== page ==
5. Lets face it-you don't like the guy. I read you and will continue to read your columns on line. I enjoy your journalism but on this one I have to agree with most of the posters here. Because if Ireland's "ways" that are not condusive to a "good interview" and allow you more insight into the team and the Trifecta, you appear to have a bit of a vendetta against him. No matter what he does it feels like you will never warm to this guy." - Uncle Dave
Look, I'm 48. I've written a column for years. I've done good work and bad work, made good friends with people I've written about and not gotten along with other people. If athletes or coaches or whomever I'm covering want to talk with me, great. That's always more fun. If they don't want to talk, however, that's fine, too. The great Edwin Pope taught something years ago when he told a team's p.r. person, "If (player's name) doesn't want to talk with me, just tell me. It'll save both of us a lot of time."
The larger point is that the Parcells Way hasn't done Ireland any favors here. Parcells locks down his people from talking to the media. Ireland talks only at league-mandated times. That means he's not practiced in talking in public (and it's showed) or understands fully how words play out in what's a public job. No one really knows him and that's how he wants it. And that's fine. He's got a big job to do and, if he thinks this is the way to do it, who am I to say otherwise?
What I will say is that this closed-door policy does a disservice to his career. Ninety-five percent of his success will be from his work in the football office. But the five percent on how he conducts himself on the public stage can undermine all that. He's been bad at talking (Jason Taylor espisode, for instance). Now all most people know of Ireland nationally is from this Dez Bryant issue. Fair? Maybe not. But it's the bed he has chosen to make.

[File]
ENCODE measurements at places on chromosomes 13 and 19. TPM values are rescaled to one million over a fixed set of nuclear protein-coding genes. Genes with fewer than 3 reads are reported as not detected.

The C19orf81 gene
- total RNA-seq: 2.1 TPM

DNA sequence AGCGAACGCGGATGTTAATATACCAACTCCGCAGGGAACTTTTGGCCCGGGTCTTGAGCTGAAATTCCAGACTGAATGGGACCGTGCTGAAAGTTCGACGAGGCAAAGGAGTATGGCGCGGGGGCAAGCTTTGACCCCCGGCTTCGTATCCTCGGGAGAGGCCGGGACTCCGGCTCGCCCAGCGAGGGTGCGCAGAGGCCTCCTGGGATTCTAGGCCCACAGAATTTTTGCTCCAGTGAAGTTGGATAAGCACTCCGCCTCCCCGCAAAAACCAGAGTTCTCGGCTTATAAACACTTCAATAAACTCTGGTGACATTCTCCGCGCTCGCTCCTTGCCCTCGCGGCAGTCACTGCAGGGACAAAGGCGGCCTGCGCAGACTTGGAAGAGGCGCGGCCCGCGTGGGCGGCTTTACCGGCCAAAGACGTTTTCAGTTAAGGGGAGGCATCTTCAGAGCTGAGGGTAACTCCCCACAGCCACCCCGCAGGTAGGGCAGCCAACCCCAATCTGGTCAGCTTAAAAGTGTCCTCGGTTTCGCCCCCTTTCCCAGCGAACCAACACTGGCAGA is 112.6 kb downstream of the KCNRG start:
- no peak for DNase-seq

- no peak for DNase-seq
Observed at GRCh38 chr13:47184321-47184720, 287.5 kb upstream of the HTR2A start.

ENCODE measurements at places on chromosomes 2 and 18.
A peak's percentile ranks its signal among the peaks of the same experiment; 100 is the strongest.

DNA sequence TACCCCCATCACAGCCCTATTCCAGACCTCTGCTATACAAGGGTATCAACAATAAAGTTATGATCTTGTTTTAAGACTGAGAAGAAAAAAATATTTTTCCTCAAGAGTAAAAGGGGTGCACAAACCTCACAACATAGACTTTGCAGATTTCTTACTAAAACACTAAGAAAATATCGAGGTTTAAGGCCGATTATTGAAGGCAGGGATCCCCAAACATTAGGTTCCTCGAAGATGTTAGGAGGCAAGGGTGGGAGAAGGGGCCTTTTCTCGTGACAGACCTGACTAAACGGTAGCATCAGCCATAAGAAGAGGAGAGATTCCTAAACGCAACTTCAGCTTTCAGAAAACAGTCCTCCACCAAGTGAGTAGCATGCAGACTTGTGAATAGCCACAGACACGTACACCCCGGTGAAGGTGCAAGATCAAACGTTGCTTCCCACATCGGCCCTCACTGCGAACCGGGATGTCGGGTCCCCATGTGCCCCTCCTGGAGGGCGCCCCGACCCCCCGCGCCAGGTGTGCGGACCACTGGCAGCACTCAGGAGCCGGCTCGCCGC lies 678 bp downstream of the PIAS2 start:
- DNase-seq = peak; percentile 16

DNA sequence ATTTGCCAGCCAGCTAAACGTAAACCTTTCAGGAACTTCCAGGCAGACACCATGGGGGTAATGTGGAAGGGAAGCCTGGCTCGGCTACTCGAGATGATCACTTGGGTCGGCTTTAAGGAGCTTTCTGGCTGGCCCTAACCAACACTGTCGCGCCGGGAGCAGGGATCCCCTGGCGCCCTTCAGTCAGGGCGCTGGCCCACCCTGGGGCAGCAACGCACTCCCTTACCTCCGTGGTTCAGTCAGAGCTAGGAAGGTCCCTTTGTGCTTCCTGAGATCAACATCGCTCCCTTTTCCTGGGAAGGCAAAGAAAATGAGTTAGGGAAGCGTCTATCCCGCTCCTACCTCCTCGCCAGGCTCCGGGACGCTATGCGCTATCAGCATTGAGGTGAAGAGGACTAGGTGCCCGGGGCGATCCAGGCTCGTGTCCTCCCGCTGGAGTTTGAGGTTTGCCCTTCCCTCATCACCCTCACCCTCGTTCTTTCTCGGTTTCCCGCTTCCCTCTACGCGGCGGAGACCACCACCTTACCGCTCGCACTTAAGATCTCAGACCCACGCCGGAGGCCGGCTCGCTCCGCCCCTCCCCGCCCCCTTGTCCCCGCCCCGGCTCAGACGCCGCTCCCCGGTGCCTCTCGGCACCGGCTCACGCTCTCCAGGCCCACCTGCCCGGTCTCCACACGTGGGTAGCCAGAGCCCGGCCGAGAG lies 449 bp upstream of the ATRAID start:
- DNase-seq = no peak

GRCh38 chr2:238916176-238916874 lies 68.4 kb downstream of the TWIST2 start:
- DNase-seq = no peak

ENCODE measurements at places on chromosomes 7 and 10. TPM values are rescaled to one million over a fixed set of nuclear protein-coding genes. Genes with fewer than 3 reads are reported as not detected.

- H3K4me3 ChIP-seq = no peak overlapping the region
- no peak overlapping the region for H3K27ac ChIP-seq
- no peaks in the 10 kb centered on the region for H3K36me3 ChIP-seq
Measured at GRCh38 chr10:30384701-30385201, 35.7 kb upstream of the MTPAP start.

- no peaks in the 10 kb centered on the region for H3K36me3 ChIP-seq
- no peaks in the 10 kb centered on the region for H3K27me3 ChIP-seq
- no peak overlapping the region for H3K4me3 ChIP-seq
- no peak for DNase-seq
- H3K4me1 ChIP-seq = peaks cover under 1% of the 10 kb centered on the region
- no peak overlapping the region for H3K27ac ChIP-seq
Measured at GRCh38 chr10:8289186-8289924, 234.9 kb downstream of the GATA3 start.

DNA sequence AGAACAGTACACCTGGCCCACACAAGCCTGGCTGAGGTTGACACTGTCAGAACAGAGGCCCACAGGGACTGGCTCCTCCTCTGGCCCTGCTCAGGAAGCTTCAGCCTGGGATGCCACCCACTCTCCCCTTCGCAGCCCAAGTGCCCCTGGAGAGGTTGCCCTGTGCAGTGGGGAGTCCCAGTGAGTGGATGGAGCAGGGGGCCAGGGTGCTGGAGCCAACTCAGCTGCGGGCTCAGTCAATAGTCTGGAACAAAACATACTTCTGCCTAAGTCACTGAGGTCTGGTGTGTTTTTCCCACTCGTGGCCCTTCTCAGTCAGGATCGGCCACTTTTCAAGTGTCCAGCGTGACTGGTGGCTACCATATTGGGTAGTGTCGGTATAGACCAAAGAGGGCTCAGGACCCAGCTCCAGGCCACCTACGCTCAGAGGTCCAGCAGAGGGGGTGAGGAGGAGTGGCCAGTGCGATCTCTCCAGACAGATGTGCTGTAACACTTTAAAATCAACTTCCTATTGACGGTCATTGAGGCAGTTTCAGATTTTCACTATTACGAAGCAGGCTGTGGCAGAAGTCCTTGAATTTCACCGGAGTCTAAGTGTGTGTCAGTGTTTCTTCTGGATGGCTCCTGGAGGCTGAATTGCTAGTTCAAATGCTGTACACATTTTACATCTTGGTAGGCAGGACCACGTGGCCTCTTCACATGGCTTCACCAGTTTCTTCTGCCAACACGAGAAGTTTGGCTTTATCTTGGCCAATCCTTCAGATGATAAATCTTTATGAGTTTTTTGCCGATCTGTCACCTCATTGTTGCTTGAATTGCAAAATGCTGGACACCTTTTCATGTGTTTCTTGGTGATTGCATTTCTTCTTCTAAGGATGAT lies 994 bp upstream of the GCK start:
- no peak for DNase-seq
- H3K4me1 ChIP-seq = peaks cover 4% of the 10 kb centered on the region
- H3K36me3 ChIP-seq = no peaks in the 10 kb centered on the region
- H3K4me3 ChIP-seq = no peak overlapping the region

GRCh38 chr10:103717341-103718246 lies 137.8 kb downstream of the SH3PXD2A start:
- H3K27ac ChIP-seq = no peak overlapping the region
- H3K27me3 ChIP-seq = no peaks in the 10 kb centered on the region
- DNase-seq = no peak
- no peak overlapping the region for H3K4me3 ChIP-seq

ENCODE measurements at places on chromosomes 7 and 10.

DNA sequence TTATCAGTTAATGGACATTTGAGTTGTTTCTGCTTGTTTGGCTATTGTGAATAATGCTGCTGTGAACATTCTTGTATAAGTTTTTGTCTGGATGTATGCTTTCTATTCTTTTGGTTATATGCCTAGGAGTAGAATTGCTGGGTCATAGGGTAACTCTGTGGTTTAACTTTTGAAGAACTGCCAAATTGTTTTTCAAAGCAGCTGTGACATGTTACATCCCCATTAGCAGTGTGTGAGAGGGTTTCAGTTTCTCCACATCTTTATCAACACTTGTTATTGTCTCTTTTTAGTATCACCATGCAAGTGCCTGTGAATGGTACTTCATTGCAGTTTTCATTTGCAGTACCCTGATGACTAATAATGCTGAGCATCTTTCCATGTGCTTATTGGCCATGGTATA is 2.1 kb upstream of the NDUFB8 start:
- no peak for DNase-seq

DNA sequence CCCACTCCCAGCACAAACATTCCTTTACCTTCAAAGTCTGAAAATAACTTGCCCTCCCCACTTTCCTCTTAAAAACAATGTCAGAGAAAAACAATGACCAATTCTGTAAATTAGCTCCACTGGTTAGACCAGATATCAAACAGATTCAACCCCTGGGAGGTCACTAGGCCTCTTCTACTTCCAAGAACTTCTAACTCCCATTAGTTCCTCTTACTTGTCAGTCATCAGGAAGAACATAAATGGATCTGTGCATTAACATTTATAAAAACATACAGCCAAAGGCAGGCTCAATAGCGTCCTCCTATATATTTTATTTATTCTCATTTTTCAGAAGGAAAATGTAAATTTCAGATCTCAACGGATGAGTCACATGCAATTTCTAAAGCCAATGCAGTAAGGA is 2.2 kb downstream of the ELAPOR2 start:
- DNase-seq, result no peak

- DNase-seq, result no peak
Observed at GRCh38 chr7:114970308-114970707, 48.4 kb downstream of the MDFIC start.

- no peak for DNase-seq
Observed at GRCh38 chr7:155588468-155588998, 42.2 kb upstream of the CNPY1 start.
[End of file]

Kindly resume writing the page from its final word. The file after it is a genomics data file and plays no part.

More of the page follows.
6. "... the lack of information available during the offseason and from May-July is inexcusable. There are fans out here that have been fans of this franchise for 40+ years who are left to fend for themselves like in a desert, dying for anything that they can read to pin their hopes for the coming season. My family plus other friends used to have 8 season tickets. We even drove in caravan to the Dallas-Miami Superbowl loss in New Orleans as well as the one in Houston when we beat Minnesota. I think the Trifecta need to work at this and if I was the owner I would sit them down and address the lack of respect they have for the fans. - Carlos
I have to admit, I'm surprised this isn't a bigger fan issue regarding the closed-door pollicy. Forget about the media getting shut out. It's tough work to be a fan sometimes with the lack of information. Sure, the most important thing is winning. But part of it is having fun in following your team. And some morsels of information are important for that. Tony Sparano is a good interview and good dispenser of information when he talks. But it's unfair he has to face the brunt of questions and be the voice of the franchise all year.
7. Dave, why have all your articles about the Dolphins gotten so negative lately? Did the organization do something to offend you too? - cheeseymagee
Hey, come on, I predicted a week ago when the schedules came out they'd go 11-5. This is going to be a fun season. But I'm not going to shake pom-poms every time I write a Dolphins story.
8. "I'm rather surprised that you would join in the gutterball stuff Dave." - Ed
Sometimes when the game goes in the gutter, you've got to go with it.
9. You do understand that most people think Ireland was OK asking this question, right? - Pete
A Sun-Sentinel poll had 76 percent saying it was wrong and insensitive. Not scientific, but a guideline to how people are thinking.
10. "I've been, and will always be, a huge Fins fan, but today I'm a little embarrassed." - Jose V
Me, too.http://weblogs.sun-sentinel.com/sports/ ... he_ir.html